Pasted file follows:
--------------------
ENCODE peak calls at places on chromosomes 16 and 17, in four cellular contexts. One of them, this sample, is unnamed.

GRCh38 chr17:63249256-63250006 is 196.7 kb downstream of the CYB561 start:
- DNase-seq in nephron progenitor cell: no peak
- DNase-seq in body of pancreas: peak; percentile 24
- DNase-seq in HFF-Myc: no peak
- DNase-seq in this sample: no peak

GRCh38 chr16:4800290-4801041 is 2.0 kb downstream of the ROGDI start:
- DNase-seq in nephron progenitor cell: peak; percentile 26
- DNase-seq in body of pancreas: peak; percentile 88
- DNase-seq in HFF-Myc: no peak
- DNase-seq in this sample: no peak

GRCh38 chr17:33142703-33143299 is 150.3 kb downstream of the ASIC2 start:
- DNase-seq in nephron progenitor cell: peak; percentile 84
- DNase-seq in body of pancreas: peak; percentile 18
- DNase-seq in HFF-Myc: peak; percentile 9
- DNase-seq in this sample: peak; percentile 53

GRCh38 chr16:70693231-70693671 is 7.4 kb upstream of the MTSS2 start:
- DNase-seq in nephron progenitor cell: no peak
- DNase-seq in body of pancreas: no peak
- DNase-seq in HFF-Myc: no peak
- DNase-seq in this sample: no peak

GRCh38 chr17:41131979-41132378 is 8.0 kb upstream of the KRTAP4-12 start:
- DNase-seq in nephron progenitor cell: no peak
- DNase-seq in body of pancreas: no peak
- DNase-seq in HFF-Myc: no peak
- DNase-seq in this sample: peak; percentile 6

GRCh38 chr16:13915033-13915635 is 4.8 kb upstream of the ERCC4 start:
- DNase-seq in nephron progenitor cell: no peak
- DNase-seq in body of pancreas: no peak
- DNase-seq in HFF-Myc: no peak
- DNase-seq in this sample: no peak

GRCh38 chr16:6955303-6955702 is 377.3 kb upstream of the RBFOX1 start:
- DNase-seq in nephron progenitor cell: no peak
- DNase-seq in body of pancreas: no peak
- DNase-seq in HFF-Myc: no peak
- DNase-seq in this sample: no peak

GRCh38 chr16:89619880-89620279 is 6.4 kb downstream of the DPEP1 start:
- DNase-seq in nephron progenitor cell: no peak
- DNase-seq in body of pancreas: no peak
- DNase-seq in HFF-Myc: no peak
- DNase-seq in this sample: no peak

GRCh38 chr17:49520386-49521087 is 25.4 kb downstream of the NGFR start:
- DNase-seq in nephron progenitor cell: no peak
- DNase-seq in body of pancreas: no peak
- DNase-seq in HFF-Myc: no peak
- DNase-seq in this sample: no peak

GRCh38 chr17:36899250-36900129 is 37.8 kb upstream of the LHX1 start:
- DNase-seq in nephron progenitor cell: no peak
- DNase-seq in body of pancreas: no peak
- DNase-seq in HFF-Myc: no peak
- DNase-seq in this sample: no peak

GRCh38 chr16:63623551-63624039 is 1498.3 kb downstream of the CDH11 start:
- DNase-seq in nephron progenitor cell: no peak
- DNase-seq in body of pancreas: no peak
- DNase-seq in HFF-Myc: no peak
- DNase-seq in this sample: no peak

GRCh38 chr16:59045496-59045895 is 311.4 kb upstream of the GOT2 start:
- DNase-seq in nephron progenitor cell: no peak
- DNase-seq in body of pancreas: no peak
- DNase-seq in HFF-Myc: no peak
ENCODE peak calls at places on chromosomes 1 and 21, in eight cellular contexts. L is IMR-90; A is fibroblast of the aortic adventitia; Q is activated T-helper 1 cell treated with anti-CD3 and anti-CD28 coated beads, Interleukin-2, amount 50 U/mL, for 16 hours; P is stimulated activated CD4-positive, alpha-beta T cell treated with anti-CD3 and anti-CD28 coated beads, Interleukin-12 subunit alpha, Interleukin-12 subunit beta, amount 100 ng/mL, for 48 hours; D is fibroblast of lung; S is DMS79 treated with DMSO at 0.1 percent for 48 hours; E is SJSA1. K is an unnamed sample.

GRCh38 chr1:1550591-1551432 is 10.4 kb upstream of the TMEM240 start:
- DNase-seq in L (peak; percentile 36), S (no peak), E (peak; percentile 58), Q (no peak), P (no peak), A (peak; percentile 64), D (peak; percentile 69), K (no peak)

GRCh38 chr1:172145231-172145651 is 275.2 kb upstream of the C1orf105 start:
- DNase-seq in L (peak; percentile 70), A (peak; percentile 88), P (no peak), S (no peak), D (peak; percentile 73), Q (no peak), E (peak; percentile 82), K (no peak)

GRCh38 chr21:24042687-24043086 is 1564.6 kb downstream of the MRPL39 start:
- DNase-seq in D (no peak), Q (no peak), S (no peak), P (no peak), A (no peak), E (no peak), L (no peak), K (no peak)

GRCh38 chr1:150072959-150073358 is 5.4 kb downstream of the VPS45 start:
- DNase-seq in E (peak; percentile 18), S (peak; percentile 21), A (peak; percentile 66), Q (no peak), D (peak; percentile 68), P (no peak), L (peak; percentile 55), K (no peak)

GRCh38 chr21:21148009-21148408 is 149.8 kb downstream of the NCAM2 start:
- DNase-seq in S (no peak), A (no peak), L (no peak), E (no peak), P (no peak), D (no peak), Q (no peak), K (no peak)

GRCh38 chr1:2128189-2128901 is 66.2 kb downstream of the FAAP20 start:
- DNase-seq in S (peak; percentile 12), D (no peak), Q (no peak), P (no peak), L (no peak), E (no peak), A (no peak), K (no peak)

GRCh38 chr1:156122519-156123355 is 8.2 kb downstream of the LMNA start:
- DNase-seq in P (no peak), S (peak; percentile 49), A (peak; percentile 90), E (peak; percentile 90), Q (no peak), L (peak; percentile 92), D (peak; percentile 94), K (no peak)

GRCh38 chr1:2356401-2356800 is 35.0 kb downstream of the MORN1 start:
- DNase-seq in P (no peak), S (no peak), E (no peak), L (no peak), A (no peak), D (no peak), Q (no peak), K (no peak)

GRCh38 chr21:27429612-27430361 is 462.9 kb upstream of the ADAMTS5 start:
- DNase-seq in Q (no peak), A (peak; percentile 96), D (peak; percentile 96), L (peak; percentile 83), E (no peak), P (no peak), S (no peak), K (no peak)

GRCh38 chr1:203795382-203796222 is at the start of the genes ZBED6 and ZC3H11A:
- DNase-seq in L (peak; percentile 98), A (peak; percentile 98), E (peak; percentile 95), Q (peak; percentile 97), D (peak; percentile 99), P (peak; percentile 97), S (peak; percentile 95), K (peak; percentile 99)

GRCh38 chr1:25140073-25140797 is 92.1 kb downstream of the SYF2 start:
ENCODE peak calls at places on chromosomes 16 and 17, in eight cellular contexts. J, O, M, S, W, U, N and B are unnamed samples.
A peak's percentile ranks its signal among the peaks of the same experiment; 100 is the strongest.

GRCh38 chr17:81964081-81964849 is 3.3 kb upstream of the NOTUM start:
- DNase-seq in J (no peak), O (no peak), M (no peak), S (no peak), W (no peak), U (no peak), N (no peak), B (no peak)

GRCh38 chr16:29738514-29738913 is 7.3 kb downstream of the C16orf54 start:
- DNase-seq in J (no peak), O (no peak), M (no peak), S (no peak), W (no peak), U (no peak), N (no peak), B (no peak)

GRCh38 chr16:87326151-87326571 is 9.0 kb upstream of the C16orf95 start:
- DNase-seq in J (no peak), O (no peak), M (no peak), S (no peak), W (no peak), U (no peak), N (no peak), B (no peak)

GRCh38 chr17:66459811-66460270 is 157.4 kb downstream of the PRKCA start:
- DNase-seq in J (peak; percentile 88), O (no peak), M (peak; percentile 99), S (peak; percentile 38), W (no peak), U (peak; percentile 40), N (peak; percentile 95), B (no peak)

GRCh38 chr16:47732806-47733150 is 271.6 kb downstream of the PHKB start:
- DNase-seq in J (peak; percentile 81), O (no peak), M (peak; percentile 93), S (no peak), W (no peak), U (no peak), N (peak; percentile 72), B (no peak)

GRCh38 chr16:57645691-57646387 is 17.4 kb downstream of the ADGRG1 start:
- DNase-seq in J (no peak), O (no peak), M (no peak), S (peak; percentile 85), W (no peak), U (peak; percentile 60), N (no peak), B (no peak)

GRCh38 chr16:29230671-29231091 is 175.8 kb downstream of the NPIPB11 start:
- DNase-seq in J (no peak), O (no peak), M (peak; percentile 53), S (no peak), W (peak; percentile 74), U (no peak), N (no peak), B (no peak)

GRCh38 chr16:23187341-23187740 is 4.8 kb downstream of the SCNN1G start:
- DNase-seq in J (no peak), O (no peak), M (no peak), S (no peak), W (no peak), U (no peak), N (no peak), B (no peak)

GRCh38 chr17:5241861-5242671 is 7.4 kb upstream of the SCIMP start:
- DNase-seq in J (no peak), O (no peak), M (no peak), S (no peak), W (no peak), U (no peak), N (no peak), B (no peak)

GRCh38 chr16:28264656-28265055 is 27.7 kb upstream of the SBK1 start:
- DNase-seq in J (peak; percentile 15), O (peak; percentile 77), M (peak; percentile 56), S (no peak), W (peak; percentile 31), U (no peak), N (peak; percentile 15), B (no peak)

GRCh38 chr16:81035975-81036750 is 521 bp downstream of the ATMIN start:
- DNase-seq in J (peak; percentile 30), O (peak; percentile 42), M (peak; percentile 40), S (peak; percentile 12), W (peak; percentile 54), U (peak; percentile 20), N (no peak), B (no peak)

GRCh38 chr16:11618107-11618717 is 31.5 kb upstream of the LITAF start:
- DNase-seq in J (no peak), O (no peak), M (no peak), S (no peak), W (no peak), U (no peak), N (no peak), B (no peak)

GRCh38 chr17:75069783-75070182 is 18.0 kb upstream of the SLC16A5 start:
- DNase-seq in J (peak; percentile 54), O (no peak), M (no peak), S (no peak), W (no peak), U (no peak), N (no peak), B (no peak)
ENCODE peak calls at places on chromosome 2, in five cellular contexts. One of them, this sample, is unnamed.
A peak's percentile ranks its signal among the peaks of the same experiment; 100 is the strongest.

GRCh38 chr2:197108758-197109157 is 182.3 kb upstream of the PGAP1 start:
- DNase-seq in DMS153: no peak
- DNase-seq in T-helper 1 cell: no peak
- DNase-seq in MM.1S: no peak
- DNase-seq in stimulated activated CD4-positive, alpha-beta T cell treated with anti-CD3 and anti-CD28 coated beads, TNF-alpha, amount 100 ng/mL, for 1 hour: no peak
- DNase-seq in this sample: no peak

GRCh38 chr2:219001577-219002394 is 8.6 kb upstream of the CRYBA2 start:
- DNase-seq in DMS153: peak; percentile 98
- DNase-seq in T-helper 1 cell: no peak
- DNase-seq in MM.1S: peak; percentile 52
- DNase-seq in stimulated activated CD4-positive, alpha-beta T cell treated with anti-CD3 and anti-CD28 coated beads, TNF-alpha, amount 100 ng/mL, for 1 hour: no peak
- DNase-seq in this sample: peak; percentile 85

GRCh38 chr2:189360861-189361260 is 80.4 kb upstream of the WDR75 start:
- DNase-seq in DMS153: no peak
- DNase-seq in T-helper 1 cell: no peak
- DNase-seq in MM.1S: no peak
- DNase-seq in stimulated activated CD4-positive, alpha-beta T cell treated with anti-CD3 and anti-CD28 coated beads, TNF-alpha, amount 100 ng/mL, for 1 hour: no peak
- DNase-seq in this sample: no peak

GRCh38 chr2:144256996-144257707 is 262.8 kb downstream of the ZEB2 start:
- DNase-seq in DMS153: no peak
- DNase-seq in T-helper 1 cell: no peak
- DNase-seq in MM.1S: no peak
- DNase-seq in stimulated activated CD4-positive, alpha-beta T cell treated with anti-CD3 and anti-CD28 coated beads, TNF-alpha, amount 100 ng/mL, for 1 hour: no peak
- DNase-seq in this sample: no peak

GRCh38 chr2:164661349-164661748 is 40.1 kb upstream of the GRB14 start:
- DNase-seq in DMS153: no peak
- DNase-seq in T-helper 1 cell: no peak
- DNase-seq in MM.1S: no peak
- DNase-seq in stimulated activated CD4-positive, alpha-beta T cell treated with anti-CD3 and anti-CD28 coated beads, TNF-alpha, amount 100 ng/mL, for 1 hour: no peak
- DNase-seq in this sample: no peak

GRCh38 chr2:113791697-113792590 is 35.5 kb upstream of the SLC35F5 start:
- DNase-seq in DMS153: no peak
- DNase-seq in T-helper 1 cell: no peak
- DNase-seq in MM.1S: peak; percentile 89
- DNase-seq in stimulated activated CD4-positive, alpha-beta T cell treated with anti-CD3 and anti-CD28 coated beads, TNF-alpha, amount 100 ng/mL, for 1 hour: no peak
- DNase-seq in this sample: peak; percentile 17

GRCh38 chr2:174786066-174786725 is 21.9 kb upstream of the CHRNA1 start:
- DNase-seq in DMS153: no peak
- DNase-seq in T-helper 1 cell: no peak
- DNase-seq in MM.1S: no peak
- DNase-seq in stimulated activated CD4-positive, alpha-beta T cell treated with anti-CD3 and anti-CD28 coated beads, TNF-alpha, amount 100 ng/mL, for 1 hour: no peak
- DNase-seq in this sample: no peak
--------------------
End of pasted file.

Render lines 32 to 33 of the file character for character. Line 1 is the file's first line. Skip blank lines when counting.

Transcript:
GRCh38 chr16:6955303-6955702 is 377.3 kb upstream of the RBFOX1 start:
- DNase-seq in nephron progenitor cell: no peak